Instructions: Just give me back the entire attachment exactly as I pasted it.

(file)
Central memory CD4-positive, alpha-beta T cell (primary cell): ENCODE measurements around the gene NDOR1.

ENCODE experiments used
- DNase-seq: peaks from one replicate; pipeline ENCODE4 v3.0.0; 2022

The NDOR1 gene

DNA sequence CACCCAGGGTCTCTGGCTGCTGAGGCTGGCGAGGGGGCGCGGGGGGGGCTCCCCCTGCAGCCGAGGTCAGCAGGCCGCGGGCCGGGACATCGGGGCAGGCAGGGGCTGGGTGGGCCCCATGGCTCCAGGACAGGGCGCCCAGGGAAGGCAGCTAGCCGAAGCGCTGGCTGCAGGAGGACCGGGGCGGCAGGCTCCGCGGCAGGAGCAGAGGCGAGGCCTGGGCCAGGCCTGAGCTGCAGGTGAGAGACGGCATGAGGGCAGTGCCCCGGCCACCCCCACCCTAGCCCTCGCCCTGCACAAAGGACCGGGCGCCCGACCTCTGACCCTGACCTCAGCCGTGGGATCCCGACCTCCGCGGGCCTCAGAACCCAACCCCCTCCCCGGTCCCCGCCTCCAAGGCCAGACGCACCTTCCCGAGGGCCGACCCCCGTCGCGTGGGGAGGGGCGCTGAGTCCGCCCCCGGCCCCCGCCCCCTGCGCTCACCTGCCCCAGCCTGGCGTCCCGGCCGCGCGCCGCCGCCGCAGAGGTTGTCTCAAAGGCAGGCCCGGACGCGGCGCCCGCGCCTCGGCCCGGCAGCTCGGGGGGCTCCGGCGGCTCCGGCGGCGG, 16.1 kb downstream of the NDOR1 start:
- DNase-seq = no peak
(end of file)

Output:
Central memory CD4-positive, alpha-beta T cell (primary cell): ENCODE measurements around the gene NDOR1.

ENCODE experiments used
- DNase-seq: peaks from one replicate; pipeline ENCODE4 v3.0.0; 2022

The NDOR1 gene

DNA sequence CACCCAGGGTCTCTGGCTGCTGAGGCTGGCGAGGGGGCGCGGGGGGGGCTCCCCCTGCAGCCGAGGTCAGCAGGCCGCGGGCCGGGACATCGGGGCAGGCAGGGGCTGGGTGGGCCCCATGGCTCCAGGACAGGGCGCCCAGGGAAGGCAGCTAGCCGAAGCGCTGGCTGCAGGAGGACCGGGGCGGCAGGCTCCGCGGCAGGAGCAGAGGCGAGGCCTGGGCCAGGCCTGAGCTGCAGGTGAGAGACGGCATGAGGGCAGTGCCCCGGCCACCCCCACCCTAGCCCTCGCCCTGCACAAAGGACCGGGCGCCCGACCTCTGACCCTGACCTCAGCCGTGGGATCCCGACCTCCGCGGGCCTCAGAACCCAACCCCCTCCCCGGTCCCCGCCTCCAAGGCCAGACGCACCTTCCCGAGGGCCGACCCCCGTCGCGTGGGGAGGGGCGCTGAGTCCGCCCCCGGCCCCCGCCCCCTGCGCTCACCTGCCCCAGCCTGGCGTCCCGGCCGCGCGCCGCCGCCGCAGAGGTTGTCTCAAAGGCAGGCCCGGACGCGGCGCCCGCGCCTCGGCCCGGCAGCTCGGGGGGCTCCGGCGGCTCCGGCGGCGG, 16.1 kb downstream of the NDOR1 start:
- DNase-seq = no peak